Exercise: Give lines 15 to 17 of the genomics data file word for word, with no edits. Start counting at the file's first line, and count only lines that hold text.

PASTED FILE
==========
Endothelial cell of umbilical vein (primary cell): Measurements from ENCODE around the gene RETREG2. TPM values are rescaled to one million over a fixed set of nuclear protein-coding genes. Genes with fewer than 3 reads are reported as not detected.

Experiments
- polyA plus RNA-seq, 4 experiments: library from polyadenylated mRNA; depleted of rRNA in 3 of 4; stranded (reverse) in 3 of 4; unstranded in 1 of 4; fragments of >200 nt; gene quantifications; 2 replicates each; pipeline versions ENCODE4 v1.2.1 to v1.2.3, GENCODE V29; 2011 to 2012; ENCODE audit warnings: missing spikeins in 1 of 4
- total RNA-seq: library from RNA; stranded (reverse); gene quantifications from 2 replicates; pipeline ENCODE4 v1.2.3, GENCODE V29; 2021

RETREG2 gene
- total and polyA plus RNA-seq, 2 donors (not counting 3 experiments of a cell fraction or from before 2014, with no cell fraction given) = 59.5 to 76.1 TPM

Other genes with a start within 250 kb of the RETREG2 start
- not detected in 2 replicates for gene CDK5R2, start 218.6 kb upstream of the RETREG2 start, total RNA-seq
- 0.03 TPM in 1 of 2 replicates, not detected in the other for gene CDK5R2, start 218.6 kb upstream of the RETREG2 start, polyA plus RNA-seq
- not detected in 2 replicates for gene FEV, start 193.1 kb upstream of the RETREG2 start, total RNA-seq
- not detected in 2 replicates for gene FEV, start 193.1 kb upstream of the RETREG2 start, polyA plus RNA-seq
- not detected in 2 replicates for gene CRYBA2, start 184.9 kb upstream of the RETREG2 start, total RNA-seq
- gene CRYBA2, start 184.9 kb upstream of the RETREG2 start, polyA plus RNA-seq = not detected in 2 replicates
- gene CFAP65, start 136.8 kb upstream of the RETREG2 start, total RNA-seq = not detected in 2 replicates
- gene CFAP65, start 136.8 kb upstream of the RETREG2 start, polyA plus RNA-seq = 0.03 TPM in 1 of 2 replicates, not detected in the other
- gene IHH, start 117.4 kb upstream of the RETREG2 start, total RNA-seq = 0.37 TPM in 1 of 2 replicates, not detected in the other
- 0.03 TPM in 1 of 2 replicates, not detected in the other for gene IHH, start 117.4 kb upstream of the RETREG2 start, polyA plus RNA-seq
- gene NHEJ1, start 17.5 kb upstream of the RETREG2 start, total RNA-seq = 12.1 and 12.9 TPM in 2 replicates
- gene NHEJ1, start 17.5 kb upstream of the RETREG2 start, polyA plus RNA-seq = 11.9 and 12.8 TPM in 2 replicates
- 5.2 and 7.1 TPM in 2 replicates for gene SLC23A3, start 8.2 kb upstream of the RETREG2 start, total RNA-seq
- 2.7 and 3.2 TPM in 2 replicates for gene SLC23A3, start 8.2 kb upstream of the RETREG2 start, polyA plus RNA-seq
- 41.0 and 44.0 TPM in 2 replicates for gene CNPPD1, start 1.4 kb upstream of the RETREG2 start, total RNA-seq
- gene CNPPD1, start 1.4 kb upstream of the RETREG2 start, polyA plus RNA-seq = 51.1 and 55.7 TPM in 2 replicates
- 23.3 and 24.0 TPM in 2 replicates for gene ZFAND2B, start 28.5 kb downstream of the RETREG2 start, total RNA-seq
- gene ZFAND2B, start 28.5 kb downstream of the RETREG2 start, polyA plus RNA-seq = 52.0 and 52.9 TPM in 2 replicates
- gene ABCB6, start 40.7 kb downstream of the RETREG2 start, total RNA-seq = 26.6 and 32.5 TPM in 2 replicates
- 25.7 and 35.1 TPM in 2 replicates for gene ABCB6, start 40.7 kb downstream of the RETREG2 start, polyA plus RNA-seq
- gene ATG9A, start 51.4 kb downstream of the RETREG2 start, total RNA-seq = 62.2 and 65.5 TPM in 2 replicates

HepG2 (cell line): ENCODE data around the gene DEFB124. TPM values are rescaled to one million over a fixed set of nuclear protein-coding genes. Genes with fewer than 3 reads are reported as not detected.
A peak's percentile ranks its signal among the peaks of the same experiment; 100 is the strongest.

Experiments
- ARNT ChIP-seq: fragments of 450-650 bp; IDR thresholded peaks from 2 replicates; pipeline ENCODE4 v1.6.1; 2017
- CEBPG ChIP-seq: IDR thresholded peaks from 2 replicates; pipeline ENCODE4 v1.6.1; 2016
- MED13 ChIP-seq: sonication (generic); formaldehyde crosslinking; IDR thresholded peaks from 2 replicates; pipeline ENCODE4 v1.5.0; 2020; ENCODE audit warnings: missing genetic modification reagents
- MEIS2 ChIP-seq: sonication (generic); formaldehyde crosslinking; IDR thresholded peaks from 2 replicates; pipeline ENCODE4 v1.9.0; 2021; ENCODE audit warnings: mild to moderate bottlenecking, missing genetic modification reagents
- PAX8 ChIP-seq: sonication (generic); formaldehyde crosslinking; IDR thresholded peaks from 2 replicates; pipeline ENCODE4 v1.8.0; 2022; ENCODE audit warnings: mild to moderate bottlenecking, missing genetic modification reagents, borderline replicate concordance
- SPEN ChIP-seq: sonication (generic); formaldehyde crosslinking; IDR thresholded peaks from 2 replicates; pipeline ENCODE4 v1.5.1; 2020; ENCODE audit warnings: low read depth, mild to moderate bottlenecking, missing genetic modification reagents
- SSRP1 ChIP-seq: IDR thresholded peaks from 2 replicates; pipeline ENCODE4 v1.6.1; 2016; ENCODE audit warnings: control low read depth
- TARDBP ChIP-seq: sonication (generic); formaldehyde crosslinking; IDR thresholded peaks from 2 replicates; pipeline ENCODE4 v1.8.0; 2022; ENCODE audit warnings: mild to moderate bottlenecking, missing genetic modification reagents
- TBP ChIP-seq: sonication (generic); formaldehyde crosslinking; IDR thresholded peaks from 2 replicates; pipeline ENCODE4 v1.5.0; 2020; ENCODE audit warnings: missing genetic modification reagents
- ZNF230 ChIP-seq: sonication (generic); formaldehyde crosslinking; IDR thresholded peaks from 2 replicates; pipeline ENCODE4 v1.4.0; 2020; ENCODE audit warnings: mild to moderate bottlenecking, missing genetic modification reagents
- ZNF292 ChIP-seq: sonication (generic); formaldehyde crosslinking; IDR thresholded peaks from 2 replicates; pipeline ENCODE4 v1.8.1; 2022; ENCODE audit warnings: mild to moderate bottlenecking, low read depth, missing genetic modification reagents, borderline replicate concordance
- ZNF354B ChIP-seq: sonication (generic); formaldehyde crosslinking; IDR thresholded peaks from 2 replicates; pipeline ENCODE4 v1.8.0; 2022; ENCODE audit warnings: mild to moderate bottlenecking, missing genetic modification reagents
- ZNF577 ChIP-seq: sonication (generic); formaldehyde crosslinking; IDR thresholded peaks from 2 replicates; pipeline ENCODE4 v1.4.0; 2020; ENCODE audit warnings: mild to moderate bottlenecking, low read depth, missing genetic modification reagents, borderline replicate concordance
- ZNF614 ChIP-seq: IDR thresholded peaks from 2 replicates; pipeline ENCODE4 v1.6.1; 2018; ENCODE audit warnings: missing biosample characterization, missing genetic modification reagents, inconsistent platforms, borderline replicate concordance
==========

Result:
- gene CFAP65, start 136.8 kb upstream of the RETREG2 start, polyA plus RNA-seq = 0.03 TPM in 1 of 2 replicates, not detected in the other
- gene IHH, start 117.4 kb upstream of the RETREG2 start, total RNA-seq = 0.37 TPM in 1 of 2 replicates, not detected in the other
- 0.03 TPM in 1 of 2 replicates, not detected in the other for gene IHH, start 117.4 kb upstream of the RETREG2 start, polyA plus RNA-seq